01:36PM, Friday 10 August 2018
Action against the pressures of child services funding needs to be taken by central government, the Royal Borough leader has said.
Cllr Simon Dudley (Con, Riverside) has sent a letter to Damian Hinds MP, the Education Secretary, calling for a review into the level of funding councils receive to run the services.
The letter follows a council report, released last month, which showed there had been an overspend of £911,000 in children’s services.
This was due to ‘the number of placements for children in care outside of the local authority area in independent fostering and residential care’, the report states.
In his letter, Cllr Dudley mentioned the Local Government Association’s estimate that councils face a £2billion shortfall for funding children’s services provision by 2020.
He added the shortfall comes from ‘increasing costs of residential care and independent fostering placements and the hike in costs charged by agencies to supply essential qualified workers’.
“As a small unitary authority we are sensitive to the overall marketplace and a 28 per cent increase in the price of residential placements since 2015/16 has seen our budget spiral inexorably upwards,” he wrote.
Cllr Dudley told the Express that the borough is ‘run efficiently’ but added ‘there are clearly other local authorities that are clearly struggling’.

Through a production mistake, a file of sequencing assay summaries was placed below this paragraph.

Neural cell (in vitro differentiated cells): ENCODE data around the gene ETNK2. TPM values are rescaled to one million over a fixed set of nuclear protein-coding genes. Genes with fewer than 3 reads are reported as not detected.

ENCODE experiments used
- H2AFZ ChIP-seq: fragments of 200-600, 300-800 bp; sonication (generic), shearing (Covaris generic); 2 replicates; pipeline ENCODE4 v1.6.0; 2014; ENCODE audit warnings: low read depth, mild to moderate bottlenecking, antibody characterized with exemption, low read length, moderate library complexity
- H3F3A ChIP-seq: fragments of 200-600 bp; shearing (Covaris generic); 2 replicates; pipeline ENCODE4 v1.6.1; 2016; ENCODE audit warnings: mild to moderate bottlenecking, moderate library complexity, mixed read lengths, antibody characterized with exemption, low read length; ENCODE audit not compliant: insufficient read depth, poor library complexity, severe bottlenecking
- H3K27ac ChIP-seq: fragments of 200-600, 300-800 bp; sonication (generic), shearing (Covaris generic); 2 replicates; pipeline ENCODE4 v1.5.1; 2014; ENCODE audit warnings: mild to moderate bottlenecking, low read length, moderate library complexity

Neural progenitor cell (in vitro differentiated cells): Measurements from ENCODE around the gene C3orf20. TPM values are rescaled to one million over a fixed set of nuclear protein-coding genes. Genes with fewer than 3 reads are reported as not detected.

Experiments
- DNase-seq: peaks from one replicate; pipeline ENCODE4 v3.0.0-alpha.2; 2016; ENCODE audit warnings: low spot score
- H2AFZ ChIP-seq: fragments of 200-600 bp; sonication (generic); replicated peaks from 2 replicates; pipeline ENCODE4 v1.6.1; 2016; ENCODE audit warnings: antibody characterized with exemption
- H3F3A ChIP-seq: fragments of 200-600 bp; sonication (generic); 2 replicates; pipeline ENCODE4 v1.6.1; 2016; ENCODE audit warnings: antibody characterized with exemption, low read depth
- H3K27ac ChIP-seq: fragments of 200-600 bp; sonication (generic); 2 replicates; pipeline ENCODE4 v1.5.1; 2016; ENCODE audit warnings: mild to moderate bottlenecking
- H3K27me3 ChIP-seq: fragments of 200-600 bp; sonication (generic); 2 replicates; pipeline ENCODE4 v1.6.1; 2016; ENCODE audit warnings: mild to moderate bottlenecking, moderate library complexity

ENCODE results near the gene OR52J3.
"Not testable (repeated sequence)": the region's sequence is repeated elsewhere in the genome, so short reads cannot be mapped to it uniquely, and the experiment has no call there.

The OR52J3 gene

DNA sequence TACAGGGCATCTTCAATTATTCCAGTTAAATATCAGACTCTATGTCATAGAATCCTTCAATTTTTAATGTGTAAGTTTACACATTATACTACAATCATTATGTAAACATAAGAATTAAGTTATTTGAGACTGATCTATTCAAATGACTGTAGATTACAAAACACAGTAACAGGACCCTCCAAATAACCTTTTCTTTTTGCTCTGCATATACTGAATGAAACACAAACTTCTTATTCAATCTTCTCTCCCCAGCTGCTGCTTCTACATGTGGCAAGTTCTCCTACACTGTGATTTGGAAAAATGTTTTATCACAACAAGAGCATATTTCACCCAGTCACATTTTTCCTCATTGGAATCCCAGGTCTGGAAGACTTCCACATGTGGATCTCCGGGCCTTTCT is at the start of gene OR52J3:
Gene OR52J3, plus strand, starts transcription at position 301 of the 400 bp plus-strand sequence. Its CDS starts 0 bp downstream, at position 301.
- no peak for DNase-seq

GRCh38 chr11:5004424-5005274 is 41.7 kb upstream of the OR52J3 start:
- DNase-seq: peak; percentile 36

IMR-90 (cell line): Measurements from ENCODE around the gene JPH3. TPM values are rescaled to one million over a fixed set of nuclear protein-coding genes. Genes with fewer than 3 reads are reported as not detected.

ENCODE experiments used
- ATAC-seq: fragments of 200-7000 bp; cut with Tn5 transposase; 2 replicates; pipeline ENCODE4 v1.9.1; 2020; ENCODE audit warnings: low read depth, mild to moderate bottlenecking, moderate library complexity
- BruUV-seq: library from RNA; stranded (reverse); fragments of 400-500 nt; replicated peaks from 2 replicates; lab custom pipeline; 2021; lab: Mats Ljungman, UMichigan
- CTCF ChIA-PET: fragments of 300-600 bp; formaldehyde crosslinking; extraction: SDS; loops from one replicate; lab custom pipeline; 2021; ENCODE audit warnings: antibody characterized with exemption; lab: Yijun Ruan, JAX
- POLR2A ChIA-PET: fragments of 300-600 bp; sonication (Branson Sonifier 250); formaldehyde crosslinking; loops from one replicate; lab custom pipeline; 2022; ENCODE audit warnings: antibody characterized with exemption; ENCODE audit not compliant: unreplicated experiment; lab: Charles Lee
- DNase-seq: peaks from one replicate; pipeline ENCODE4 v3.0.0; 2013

Conservative-controlled Northamptonshire County Council is reportedly considering cuts to its children’s services following a financial crisis there.
Cllr Dudley also referenced the changes made to how adult social care is funded in the letter. Councils can now raise extra cash through council tax, known as the adult social care levy.
A spokeswoman for the Department for Education said: “Between 2016 and 2020 Maidenhead and Windsor Borough Council will receive more than £340million to spend on local services, including children’s social care. Alongside this, we are investing £270m in programmes specifically aimed at improving outcomes for vulnerable children.”
She added that the Royal Borough received £19m for high needs – provision for students with special education needs and disabilities aged up to 25 – and said the council will have £87.6m to spend on services in 2019/20, which is up £1.4m from 2015/16.
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